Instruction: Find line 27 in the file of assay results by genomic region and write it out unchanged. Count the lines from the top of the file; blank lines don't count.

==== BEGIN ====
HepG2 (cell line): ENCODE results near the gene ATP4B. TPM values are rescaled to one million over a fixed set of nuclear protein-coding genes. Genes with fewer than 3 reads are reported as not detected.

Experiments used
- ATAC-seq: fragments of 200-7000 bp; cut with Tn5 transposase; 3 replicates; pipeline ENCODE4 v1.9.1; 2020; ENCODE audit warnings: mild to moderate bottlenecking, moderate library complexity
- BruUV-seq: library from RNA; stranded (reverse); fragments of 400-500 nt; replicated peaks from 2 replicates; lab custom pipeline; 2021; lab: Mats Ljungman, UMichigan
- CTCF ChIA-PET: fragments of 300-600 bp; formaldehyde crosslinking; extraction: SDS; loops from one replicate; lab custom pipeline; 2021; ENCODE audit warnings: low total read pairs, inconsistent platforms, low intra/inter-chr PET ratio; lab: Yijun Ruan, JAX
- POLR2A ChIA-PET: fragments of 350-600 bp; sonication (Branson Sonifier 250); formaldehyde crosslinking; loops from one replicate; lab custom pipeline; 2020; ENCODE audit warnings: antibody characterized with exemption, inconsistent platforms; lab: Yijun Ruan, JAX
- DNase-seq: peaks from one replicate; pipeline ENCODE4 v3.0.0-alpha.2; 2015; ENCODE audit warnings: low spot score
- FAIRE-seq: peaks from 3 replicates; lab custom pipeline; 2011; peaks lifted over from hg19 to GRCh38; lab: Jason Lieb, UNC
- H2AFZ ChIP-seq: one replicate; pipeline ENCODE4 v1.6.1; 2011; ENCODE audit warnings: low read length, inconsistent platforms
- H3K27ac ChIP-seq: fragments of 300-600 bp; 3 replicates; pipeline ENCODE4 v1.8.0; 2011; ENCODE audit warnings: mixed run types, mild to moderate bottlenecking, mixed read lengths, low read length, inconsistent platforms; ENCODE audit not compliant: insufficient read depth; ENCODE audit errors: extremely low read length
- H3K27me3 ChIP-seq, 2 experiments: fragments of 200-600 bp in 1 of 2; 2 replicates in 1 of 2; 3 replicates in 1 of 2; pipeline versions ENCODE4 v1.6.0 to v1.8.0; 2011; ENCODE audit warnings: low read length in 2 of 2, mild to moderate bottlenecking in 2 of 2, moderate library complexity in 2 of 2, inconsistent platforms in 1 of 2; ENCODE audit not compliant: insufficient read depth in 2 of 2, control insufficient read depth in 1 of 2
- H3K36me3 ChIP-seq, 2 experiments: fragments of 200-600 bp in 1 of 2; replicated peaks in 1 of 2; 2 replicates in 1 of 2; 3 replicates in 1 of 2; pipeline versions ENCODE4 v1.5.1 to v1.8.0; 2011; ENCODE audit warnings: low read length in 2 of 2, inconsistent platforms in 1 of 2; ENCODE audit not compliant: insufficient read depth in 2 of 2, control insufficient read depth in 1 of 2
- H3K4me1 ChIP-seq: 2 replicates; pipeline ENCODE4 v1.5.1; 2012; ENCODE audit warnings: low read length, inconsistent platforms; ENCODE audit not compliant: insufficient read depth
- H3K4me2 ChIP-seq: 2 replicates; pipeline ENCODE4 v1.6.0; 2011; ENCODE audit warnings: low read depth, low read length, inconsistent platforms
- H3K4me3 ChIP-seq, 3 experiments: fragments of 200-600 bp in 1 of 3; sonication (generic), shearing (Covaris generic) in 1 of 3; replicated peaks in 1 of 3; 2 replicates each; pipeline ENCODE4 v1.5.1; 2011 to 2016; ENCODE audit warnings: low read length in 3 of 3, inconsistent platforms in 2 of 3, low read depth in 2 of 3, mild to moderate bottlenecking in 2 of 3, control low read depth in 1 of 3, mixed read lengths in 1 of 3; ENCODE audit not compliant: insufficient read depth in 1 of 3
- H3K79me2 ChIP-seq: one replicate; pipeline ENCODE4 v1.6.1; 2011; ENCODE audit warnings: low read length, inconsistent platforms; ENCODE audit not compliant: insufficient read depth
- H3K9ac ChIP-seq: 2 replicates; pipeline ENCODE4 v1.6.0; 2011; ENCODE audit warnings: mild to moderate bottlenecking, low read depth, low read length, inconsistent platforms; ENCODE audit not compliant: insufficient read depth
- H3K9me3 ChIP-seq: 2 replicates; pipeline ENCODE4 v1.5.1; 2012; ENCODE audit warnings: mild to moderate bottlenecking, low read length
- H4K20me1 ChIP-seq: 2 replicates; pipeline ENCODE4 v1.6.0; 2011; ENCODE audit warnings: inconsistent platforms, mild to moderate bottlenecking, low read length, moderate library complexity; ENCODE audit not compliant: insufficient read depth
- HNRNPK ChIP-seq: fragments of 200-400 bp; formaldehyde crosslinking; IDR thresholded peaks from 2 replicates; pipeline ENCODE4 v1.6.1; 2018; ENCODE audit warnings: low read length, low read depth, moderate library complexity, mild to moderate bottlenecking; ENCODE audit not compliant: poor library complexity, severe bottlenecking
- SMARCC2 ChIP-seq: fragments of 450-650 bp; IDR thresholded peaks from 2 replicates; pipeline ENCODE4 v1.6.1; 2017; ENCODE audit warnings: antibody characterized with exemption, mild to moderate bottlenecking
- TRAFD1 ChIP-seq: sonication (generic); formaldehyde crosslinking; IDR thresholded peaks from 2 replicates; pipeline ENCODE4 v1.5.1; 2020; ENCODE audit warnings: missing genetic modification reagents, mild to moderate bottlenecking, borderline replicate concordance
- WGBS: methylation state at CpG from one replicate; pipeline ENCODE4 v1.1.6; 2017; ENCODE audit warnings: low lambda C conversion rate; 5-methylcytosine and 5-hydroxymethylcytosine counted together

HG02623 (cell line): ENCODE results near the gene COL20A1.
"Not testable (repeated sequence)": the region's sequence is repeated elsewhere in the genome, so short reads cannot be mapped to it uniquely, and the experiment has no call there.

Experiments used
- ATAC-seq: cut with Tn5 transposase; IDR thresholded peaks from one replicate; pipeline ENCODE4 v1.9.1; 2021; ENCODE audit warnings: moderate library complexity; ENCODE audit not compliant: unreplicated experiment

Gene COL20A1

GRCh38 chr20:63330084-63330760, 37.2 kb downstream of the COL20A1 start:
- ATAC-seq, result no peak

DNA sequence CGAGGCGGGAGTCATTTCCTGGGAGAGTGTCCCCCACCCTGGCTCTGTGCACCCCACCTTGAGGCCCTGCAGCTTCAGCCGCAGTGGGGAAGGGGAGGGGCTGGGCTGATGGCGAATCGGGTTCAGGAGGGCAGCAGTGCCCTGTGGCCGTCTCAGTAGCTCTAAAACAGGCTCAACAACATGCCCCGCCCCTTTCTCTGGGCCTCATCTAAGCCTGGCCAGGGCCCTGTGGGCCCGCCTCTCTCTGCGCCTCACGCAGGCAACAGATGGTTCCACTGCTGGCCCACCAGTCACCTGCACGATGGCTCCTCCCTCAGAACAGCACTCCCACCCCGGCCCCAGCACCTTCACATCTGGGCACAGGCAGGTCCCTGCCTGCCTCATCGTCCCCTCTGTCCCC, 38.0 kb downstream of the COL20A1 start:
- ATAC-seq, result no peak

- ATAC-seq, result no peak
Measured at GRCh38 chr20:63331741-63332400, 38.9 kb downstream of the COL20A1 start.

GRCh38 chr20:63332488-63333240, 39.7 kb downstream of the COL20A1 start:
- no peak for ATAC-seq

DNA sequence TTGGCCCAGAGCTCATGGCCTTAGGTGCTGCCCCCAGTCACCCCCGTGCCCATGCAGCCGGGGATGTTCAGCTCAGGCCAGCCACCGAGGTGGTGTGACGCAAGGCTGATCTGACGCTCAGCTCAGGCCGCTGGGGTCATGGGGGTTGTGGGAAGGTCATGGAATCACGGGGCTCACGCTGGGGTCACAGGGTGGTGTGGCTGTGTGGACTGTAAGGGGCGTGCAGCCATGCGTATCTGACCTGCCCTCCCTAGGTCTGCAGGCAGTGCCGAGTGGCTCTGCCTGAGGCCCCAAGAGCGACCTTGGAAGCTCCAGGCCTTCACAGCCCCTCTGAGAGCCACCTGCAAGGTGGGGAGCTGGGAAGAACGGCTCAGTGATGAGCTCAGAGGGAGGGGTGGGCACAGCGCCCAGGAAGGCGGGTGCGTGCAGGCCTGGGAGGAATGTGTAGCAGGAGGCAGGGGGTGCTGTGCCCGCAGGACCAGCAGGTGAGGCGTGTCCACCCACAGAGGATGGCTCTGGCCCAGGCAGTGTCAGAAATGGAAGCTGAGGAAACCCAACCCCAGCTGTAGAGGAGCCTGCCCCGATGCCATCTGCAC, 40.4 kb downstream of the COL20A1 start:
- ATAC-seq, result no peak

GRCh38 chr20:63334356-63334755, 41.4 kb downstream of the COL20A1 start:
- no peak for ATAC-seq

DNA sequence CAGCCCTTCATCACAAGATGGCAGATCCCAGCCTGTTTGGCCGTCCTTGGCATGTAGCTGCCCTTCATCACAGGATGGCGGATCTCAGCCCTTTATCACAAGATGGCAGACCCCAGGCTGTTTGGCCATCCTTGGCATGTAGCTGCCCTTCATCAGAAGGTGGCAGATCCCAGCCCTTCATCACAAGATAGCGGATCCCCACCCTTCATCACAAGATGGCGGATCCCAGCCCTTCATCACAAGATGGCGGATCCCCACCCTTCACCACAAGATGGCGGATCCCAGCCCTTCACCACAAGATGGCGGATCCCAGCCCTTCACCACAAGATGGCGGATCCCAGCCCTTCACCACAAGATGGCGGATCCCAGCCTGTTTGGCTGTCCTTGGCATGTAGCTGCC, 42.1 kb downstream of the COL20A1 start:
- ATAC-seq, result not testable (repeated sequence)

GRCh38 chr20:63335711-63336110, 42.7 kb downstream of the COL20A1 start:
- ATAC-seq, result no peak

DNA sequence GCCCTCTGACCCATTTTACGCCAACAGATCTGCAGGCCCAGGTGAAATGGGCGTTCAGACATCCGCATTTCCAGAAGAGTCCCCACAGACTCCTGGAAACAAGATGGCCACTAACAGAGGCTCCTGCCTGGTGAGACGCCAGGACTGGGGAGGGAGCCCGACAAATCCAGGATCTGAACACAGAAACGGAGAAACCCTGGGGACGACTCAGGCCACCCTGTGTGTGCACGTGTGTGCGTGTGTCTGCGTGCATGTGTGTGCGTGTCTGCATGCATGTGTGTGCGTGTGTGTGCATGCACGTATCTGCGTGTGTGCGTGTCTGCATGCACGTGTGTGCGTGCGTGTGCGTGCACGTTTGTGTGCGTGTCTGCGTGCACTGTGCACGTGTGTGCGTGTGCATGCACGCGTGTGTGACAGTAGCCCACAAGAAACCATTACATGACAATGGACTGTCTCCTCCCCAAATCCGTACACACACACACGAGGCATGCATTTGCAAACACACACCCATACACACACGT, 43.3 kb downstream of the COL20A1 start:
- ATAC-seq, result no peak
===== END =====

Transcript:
- ATAC-seq: cut with Tn5 transposase; IDR thresholded peaks from one replicate; pipeline ENCODE4 v1.9.1; 2021; ENCODE audit warnings: moderate library complexity; ENCODE audit not compliant: unreplicated experiment